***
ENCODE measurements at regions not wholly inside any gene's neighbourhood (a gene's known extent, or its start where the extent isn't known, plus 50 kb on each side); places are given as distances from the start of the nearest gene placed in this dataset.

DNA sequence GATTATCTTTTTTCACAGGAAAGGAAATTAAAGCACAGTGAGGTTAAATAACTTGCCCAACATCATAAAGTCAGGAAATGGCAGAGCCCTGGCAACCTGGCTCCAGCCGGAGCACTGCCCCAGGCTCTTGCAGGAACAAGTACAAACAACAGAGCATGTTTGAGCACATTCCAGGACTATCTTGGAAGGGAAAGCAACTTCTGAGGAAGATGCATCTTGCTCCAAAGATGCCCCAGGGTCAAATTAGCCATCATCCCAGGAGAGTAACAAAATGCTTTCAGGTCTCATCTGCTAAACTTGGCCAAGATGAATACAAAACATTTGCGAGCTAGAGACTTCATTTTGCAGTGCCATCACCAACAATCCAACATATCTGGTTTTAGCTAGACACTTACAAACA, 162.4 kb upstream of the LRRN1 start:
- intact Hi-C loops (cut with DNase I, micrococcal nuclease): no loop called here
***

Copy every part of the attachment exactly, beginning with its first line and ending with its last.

ENCODE measurements at regions not wholly inside any gene's neighbourhood (a gene's known extent, or its start where the extent isn't known, plus 50 kb on each side); places are given as distances from the start of the nearest gene placed in this dataset.

DNA sequence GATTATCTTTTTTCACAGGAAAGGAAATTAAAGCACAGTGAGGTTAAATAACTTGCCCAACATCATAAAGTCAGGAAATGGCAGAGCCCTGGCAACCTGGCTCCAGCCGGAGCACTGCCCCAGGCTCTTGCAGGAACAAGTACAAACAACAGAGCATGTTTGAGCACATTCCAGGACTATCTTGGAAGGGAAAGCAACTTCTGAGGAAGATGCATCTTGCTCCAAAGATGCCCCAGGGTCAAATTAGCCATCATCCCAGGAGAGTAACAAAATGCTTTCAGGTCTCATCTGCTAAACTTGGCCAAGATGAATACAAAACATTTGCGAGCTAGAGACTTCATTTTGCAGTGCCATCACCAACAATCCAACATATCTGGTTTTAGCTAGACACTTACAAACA, 162.4 kb upstream of the LRRN1 start:
- intact Hi-C loops (cut with DNase I, micrococcal nuclease): no loop called here